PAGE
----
Editor’s Note: Before beginning any new exercise program, consult your doctor. Stop immediately if you experience pain.
Feeling lucky that you don’t have arthritis? Don’t celebrate just yet. Nearly one-quarter of adults in the United States has arthritis, or about 58.5 million people, according to the US Centers for Disease Control and Prevention.
More than half of these folks are 18 to 64 years old and in the prime of their working years, making this disease especially devastating. The financial toll from such pervasive arthritis: more than $300 billion in lost earnings and medical care each year, the CDC says.
There are dozens of different types of arthritis and related diseases, but the most common are osteoarthritis, rheumatoid arthritis, psoriatic arthritis, gout and lupus. All can cause joint stiffness, pain and swelling. Rheumatoid arthritis and lupus can also affect multiple organs.
Low-impact exercise is one of the most important ways to manage arthritis pain and symptoms, according to the Osteoarthritis Action Alliance, the CDC and other groups. This type of routine activity is effective and accessible, and it’s never too late to start.
Walking, biking and swimming are often listed as great low-impact exercises for people with arthritis. “I often recommend water therapy if you have access to a pool,” said Dr. Elexander Atkinson, a family medicine physician with Novant Health in Charlotte, North Carolina. “Whether you’re walking, swimming or doing water aerobics, it’s my No. 1 recommendation.”
If you’re not a fan of the water, that’s fine. The best exercise for you is the one you enjoy doing the most, Atkinson said. Luckily, you have so many choices. In addition to walking, biking and water exercises, you can dance, garden, play shuffleboard or bocce ball, cross-country ski, or use elliptical machines. Exercise programs aimed more at flexibility, balance and strength are important, too. Think yoga, tai chi and Pilates.
Pilates is one of the most effective forms of exercise for arthritis and general injury rehabilitation, said Melissa Bentivoglio, cofounder and CEO of Frame Fitness in Miami,a platform that delivers Pilates workouts on a custom reformer machine.
“In Pilates, all movement stems from your core,” Bentivoglio said. “Even if you’re isolating your legs or arm muscles, you still use your central core muscles to initiate all movement, using the stability of these muscles to ensure the rest of the body stays in proper alignment. This helps prevent injury, protects your joints as you are executing each exercise, and improves strength, flexibility and balance.”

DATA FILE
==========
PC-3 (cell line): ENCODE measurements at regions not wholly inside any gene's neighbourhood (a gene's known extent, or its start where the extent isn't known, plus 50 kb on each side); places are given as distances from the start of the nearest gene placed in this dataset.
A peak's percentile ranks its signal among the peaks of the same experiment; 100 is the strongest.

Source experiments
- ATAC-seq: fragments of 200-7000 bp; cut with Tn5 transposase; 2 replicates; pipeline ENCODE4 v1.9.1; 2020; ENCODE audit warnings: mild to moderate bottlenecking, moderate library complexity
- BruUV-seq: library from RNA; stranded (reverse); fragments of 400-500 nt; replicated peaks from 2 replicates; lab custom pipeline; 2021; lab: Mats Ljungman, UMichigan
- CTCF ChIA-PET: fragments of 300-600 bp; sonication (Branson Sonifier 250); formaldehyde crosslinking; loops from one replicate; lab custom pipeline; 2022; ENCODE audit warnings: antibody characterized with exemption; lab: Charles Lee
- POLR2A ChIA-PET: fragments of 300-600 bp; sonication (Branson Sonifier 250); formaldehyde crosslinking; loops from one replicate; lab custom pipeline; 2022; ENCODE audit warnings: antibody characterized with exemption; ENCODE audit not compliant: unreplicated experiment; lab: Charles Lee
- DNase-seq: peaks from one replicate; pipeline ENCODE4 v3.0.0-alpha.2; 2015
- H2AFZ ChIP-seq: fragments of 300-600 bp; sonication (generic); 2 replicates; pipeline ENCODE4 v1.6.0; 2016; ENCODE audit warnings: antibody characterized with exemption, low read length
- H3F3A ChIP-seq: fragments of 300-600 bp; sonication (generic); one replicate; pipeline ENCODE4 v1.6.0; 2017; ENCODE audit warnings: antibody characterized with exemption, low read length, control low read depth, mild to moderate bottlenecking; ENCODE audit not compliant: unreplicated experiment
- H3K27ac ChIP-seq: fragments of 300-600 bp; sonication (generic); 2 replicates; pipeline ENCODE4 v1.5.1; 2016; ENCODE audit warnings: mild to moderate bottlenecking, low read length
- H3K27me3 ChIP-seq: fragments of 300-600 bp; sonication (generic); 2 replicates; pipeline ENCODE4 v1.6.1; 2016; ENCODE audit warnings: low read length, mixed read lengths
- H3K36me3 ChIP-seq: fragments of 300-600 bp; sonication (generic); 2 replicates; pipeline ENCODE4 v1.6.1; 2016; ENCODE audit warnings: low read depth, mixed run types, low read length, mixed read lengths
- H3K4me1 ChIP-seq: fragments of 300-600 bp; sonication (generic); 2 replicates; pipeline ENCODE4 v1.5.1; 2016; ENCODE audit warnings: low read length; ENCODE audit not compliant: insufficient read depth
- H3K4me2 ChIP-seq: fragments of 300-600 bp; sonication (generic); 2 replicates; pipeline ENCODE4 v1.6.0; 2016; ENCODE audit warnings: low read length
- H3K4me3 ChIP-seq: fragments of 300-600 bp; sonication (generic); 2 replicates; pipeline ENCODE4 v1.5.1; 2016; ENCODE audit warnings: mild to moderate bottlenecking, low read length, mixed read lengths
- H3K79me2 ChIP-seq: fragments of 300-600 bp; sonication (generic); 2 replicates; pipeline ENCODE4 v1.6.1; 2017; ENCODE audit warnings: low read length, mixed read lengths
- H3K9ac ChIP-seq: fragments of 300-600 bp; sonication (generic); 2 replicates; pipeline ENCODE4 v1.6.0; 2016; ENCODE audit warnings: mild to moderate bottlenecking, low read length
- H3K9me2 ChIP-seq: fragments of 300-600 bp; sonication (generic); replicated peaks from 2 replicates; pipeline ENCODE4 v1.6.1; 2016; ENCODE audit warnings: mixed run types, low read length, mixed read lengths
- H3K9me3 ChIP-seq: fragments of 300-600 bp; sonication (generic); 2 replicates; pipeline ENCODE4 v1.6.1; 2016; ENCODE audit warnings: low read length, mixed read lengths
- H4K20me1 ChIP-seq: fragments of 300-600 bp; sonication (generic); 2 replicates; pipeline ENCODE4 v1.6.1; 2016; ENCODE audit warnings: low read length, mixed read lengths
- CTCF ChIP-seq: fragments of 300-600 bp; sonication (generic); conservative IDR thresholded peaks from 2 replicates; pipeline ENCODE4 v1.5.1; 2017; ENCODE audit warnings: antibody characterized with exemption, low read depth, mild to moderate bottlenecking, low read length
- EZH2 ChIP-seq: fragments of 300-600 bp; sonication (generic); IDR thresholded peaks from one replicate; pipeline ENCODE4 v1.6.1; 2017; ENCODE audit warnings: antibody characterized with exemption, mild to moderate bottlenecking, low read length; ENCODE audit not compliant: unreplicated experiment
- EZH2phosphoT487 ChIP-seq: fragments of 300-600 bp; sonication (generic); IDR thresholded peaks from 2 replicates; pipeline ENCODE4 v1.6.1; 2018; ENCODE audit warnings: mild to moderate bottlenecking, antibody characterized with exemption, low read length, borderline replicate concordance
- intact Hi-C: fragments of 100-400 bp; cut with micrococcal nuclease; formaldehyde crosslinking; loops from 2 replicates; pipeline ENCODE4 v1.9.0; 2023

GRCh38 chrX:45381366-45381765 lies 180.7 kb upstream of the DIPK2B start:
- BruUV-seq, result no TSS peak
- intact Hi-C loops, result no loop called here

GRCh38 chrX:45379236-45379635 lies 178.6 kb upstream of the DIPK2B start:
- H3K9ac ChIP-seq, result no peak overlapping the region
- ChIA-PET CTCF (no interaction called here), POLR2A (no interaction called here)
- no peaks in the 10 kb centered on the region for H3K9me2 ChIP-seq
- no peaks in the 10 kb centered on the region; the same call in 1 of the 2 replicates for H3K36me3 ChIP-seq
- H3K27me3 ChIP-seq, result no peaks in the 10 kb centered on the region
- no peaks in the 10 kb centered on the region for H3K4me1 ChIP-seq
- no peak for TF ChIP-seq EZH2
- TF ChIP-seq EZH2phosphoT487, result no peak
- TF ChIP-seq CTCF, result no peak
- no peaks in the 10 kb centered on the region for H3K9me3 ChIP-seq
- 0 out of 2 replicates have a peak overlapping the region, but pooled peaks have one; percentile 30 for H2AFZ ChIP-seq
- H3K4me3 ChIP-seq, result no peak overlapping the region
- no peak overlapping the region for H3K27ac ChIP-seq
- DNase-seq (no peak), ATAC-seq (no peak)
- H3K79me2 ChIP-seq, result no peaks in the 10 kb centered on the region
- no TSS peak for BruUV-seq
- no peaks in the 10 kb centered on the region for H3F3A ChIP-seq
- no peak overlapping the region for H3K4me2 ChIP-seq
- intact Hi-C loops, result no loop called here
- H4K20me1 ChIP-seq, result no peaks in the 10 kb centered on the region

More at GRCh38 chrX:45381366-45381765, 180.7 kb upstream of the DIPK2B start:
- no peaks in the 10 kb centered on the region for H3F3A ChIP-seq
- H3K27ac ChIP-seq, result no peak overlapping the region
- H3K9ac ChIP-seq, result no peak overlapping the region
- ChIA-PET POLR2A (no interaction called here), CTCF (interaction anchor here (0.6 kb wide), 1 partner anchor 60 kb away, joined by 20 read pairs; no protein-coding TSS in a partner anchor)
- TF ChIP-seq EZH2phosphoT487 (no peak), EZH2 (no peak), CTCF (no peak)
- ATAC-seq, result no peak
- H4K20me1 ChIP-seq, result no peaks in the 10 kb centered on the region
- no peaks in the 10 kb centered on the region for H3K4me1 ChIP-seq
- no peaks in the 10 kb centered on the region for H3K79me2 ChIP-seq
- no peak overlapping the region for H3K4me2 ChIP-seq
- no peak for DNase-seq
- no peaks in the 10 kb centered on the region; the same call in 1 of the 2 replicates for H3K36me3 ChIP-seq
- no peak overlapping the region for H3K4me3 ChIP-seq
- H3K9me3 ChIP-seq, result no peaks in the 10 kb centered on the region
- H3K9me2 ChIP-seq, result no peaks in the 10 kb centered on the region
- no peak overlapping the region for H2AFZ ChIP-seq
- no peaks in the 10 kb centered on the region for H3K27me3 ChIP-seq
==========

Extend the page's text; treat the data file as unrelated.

While Pilates can be done employing a mat or reformer, Bentivoglio said using the reformer keeps the entire body in proper alignment throughout the workout while also easing pressure on joints.
Unfortunately, a lot of arthritis patients balk at exercising, as they may find doing so initially painful, Atkinson said, especially if they haven’t been in the habit of working out.
“We give patients this idea that they need to walk 30 minutes a day, but that’s not fair to them if they haven’t been regularly exercising,” he said. “They need to build up to it by starting with five minutes of walking a day, then building up to 10, then 20 and then maybe adding in the gym. You should never just go full-on.”
But sometimes it’s the habitual exercisers who struggle the most with arthritis, as they may not want to give up a favorite sport or cut back on participation. Think the lifetime runner with osteoarthritis in the knee who balks at boxing up the running shoes.
“Those are some of the most challenging patients,” Atkinson said. “I don’t know if running on an osteoarthritic knee will lead to an earlier knee replacement, but their pain will keep getting worse, and it will limit their function so they can’t walk as well the next day.”
Paying attention to how you feel during and after a particular exercise will tell you whether it’s good for your body or if you’ve overdone things, experts said. If your arthritic symptoms increase after exercise, modify or change your activity but try to stay in motion.
Be aware, too, that if you’re starting a new physical activity, it’s normal to have some pain, stiffness and swelling afterward. It could take six to eight weeks before your body acclimates, according to the CDC. Once it does, however, you should enjoy some measure of long-term pain relief.
“In Pilates, we often quote the founder of the practice, Joseph Pilates, who said, ‘In 10 sessions you will feel better, in 20 you will look better and in 30 you will have a whole new body,’” Bentivoglio said.
It’s also important to select an exercise that fits your goals. If arthritis is hampering your flexibility, strength and balance, try yoga, Pilates or tai chi, all of which focus on those issues. If you’re having trouble tackling stairs, you may be best off doing exercises to strengthen your quadriceps. To deal with overall stiffness and pain, opt for walking, cycling or swimming.
Don’t assume you’re cleared to hang out on the couch if you’re free of arthritis or have a mild case that causes little pain or dysfunction. “Exercise will potentially prevent or delay arthritis,” Atkinson said. “If you’re not active and exercising, you should be.”
Melanie Radzicki McManus is a freelance writer who specializes in hiking, travel and fitness.
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